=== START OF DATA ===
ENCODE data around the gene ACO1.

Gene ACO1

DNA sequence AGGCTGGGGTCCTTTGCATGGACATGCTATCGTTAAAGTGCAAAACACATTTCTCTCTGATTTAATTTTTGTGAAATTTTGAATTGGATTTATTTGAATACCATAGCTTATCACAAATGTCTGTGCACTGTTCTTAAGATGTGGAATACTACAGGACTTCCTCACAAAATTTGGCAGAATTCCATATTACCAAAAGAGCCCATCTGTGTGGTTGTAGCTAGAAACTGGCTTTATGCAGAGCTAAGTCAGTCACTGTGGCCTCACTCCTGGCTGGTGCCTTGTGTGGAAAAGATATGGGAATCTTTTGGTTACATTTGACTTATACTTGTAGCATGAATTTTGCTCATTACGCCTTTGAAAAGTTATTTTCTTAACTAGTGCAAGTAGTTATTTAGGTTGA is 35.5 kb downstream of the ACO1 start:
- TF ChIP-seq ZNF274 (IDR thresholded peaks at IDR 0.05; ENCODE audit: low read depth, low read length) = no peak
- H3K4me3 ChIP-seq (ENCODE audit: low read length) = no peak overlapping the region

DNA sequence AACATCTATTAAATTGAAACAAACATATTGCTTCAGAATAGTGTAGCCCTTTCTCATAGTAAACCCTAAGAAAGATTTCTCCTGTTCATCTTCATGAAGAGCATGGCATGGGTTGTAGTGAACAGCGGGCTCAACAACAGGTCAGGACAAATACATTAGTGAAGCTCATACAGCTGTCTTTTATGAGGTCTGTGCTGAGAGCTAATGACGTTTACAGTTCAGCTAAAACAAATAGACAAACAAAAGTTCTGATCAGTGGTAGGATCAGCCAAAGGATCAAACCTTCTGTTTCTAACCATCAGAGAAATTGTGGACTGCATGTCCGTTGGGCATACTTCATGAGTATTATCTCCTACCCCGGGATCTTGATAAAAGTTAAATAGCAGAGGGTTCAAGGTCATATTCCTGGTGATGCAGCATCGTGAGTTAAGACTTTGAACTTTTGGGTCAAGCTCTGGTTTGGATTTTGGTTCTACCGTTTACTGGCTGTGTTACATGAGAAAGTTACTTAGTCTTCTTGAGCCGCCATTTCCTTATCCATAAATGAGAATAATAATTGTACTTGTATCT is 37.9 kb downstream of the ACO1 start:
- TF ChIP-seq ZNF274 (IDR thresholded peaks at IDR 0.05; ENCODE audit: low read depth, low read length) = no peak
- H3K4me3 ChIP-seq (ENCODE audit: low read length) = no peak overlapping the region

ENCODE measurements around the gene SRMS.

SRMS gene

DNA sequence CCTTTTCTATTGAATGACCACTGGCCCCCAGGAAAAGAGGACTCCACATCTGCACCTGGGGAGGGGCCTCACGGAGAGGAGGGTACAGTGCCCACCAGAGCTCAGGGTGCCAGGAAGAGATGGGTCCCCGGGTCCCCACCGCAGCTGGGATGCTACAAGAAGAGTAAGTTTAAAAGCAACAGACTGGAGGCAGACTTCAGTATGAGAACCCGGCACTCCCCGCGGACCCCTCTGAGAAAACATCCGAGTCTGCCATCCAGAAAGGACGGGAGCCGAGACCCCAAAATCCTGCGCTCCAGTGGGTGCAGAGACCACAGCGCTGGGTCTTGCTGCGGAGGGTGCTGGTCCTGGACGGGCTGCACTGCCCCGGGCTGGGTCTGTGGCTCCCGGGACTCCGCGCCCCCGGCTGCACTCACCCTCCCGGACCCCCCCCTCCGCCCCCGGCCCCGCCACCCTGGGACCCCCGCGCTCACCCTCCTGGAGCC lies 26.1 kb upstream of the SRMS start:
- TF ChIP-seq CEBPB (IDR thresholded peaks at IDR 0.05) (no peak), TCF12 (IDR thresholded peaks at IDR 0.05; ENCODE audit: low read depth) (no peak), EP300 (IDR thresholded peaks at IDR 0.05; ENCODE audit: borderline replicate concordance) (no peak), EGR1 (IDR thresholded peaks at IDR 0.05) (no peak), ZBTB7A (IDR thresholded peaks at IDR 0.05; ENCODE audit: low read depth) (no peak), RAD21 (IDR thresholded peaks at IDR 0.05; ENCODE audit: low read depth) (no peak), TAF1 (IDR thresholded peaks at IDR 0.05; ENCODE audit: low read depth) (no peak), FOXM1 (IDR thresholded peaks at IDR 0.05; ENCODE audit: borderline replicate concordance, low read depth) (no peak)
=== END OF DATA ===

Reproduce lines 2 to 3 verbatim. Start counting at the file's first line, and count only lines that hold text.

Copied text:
Gene ACO1

DNA sequence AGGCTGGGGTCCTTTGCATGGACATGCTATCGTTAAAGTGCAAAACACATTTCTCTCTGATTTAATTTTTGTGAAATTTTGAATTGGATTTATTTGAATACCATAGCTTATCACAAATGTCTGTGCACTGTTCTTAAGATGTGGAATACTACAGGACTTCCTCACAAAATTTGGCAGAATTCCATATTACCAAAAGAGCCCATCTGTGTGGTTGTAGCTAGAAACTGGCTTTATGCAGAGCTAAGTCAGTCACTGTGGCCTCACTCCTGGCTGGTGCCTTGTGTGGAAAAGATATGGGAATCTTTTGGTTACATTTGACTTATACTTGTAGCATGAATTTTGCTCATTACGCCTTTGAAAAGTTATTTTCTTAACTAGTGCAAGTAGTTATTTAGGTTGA is 35.5 kb downstream of the ACO1 start: